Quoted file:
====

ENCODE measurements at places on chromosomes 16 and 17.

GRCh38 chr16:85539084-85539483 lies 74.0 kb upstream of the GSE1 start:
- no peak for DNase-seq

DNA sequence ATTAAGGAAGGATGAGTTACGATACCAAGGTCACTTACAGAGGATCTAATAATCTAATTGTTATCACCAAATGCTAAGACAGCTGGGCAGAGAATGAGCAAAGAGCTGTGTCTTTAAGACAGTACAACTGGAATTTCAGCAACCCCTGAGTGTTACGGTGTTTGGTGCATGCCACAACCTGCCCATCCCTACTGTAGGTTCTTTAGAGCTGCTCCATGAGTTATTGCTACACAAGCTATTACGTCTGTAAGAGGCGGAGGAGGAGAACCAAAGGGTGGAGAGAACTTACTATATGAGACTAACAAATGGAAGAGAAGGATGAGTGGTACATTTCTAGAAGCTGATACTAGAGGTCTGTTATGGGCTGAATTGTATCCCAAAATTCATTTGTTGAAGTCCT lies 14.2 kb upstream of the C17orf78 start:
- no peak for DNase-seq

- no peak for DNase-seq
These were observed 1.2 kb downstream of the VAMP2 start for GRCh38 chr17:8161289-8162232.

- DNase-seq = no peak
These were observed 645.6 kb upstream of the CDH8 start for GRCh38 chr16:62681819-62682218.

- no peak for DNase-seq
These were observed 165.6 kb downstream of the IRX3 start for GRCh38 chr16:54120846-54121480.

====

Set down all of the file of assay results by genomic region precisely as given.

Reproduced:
ENCODE measurements at places on chromosomes 16 and 17.

GRCh38 chr16:85539084-85539483 lies 74.0 kb upstream of the GSE1 start:
- no peak for DNase-seq

DNA sequence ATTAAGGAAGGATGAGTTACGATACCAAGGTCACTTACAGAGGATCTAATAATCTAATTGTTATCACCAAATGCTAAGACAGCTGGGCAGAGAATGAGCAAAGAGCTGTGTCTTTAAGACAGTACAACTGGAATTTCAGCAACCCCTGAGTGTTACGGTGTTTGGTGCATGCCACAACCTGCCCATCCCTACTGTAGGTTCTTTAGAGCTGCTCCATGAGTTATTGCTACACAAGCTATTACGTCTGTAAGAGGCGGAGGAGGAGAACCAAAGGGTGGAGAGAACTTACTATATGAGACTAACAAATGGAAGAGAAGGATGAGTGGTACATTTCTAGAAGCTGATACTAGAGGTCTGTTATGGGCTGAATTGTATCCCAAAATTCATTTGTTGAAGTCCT lies 14.2 kb upstream of the C17orf78 start:
- no peak for DNase-seq

- no peak for DNase-seq
These were observed 1.2 kb downstream of the VAMP2 start for GRCh38 chr17:8161289-8162232.

- DNase-seq = no peak
These were observed 645.6 kb upstream of the CDH8 start for GRCh38 chr16:62681819-62682218.

- no peak for DNase-seq
These were observed 165.6 kb downstream of the IRX3 start for GRCh38 chr16:54120846-54121480.